In North America there is a totally different tradition: a "service delivery model". An organization exists to do a job and recruits and organizes volunteers to do the job. They develop attractive volunteer positions and recruit volunteers to fill them. They manage volunteers as unpaid staff. The American Red Cross and a few other National Societies are applying this model.

Whatever model a National Society applies, it has to be based on local needs, on local vulnerabilities and local volunteers responding to them. The task for our organizational structures, and for our staff, is to enable those who work locally and voluntarily to do so as effectively as possible.

The after-effects of the Kobe earthquake in 1995 - turning spontaneous help into a volunteer culture.

The lessons of Kobe

In 1995 an earthquake measuring 7.2 on the Richter scale destroyed much of the port city of Kobe in Japan. The toll was catastrophic: 6,400 dead and an estimated US$ 100 billion in damages.

"If we have to find hope even from one of the worst disasters, the quake created a surge of volunteerism around the nation, making 1995 the 'start year' of volunteerism in Japan," explains Aki Okabe, a researcher for the Ohdake Foundation. Government officials estimate that over 1 million Japanese spontaneously volunteered in response efforts during the two months following the earthquake.
Although the risk of earthquakes was well known in Japan prior to the devastating quake, relatively little investment had been made in preparedness activities.

When the earthquake struck, buildings and roads caved in. State-controlled plans couldn't cope with the scale of the disaster. Thousands of young volunteers assisted in disaster response, many of them university students volunteering for the first time. While they were no substitute for a coordinated and rapid government response, they proved very capable at saving lives, building shelters and distributing emergency medical and food supplies to affected areas.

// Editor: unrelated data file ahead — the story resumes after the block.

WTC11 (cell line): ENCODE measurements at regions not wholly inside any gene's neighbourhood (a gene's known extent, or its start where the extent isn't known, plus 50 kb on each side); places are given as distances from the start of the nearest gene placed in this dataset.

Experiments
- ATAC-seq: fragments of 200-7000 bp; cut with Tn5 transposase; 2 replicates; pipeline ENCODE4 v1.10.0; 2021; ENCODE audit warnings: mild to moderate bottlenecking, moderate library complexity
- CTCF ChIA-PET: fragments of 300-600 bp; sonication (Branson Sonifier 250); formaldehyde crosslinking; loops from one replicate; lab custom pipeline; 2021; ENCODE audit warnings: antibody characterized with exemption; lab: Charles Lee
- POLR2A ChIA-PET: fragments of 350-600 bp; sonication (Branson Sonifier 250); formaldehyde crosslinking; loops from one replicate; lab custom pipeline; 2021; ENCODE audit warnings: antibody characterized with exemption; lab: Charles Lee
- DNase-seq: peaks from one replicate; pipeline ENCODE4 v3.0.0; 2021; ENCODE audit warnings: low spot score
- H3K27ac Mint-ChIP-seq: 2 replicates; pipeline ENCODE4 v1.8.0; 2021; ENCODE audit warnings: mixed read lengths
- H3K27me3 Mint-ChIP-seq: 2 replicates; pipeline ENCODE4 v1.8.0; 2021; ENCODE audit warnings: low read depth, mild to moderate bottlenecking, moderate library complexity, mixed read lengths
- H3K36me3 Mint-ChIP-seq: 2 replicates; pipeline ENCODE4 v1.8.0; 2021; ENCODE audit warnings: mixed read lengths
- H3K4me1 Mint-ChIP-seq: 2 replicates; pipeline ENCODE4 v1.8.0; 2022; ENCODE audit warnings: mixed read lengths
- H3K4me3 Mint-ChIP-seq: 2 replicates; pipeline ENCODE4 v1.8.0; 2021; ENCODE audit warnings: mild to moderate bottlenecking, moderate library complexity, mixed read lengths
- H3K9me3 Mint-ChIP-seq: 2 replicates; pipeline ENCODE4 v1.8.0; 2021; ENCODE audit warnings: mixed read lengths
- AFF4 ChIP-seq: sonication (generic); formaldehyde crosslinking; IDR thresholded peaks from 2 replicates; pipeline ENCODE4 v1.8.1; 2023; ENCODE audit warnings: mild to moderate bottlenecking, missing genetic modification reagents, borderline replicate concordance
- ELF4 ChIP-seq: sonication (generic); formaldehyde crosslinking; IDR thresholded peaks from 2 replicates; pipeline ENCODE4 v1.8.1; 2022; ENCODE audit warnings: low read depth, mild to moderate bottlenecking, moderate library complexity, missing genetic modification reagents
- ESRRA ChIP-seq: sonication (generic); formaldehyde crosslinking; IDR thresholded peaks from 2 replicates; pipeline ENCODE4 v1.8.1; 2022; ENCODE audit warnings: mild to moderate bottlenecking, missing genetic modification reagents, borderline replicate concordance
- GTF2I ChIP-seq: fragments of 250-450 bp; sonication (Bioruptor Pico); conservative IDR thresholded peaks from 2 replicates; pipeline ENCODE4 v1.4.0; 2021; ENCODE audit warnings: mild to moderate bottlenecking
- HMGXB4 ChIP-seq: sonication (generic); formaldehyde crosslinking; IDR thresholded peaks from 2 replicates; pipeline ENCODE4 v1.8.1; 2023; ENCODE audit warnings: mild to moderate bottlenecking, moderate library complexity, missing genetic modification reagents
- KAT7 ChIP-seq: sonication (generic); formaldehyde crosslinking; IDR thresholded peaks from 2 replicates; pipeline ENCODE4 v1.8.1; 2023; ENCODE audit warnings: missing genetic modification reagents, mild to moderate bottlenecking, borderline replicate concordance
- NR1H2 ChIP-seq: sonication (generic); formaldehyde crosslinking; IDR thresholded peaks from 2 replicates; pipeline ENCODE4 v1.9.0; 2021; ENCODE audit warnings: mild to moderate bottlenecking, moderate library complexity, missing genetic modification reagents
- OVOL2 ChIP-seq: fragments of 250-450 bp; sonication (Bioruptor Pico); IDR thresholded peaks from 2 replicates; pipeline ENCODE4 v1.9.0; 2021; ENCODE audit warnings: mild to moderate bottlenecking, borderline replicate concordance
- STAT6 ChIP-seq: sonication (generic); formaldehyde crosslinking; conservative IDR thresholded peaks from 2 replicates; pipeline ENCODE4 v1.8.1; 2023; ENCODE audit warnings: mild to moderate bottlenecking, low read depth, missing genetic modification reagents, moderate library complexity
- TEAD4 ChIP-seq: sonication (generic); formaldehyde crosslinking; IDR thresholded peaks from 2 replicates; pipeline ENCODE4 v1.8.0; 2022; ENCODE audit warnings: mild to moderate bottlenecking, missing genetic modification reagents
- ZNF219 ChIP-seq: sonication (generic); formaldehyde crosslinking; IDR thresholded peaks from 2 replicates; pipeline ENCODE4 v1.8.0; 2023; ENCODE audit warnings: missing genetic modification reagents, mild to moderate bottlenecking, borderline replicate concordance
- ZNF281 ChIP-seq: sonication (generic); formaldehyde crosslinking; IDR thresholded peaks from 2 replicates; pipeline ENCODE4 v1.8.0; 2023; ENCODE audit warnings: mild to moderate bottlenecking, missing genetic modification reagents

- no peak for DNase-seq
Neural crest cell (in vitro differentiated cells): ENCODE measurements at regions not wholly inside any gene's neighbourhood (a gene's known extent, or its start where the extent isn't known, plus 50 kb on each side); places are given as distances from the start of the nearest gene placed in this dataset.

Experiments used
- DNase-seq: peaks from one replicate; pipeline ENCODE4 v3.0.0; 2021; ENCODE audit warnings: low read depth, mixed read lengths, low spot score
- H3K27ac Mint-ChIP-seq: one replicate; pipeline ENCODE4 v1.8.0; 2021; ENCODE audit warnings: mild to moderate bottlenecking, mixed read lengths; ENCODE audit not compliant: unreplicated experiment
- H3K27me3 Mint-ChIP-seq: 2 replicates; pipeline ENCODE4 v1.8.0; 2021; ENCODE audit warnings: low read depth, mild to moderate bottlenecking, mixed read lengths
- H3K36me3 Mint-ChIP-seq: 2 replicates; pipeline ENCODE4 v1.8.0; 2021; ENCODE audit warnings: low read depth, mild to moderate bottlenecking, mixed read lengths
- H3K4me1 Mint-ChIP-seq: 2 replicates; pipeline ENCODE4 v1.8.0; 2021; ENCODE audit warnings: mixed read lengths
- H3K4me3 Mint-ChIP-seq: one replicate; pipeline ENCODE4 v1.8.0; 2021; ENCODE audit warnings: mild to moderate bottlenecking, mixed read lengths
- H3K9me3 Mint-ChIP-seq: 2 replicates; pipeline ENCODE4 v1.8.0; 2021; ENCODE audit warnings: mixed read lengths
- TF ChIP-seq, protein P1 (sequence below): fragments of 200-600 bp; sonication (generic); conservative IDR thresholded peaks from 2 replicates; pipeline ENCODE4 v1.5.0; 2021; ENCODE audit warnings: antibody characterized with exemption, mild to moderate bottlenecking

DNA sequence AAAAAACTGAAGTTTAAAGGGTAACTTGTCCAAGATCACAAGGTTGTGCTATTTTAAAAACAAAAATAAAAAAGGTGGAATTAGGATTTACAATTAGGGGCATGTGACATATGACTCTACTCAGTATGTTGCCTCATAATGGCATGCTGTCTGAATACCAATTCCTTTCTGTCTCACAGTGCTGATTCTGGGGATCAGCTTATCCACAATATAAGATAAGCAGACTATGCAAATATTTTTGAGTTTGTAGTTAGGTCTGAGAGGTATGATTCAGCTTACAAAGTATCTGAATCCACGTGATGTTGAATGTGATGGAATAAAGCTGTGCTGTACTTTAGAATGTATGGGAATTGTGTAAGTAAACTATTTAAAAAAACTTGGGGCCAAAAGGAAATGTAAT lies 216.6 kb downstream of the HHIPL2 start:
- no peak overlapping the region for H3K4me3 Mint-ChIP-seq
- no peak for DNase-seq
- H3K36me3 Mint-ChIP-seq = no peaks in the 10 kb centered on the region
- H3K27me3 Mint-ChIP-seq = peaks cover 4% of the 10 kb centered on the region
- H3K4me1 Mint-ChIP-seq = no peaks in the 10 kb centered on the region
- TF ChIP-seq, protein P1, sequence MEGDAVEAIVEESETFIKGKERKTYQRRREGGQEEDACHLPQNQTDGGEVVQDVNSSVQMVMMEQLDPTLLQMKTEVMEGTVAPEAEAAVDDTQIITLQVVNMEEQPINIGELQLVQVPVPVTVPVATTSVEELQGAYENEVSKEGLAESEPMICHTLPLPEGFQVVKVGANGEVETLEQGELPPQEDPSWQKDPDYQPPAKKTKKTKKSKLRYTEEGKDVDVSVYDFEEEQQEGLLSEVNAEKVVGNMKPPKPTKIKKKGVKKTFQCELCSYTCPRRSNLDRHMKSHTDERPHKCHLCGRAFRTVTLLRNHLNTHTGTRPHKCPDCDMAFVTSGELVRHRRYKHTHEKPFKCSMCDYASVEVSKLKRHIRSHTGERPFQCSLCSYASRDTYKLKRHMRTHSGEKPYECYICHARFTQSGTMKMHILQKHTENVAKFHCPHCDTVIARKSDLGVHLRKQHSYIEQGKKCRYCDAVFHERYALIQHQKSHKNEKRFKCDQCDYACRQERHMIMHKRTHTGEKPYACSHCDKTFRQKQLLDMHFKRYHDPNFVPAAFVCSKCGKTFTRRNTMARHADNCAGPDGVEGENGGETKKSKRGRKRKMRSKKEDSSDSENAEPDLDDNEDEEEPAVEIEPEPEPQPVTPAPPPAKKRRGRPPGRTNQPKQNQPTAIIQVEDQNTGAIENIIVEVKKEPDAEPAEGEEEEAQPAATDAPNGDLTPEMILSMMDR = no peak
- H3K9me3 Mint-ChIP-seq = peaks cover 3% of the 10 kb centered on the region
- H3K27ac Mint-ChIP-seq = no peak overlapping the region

Local authorities did little to encourage the volunteers' efforts.

European search-and-rescue dog teams were reportedly impounded. Qualified volunteer doctors from the US were turned away because they did not have certificates to practise medicine in Japan. The Kobe YMCA post-quake report recounts the experience of two women from the Kobe Citizens Central Hospital. These women went to local authorities to ask for ten volunteers to assist with carrying water in the hospital. Water duty, they explained to the officials, diverted too many skilled nurses away from more serious and pressing medical duties. The officials turned them away. When they went back a second time to ask for more help, they were told to make a written request. Volunteer Japanese plumbers and electricians were also turned away since they were not certified to work in Kobe prefecture. But a year later they were invited back because infrastructure was taking so long to rebuild.

The start of something new

Activism following the Kobe earthquake had a profound impact on Japanese society. With numerous stories of bureaucratic bungling and trust in the government's ability to handle national crisis shattered, the success of the volunteer response launched an era of civic activity unheard of before in Japan. Legislation was quickly adopted to facilitate the growth of this emerging sector and new volunteer-based agencies were created to address a whole range of social, political and economic issues including disaster preparedness and mitigation.

Lessons learned from the Kobe experience abound. But one of the most important is the value of volunteers in an emergency. It is a lesson that has been learned elsewhere. Following Hurricane Mitch in Central America in 1998, the invaluable support that spontaneous volunteers provided to emergency operations undoubtedly prevented more lives being lost. As the International Federation's Iain Logan explains, spontaneous volunteers made "a significant contribution to the search-and-rescue efforts without which Red Cross performance would have been seriously limited".

Jean Milligan
Jean Milligan is a freelance writer based in Geneva.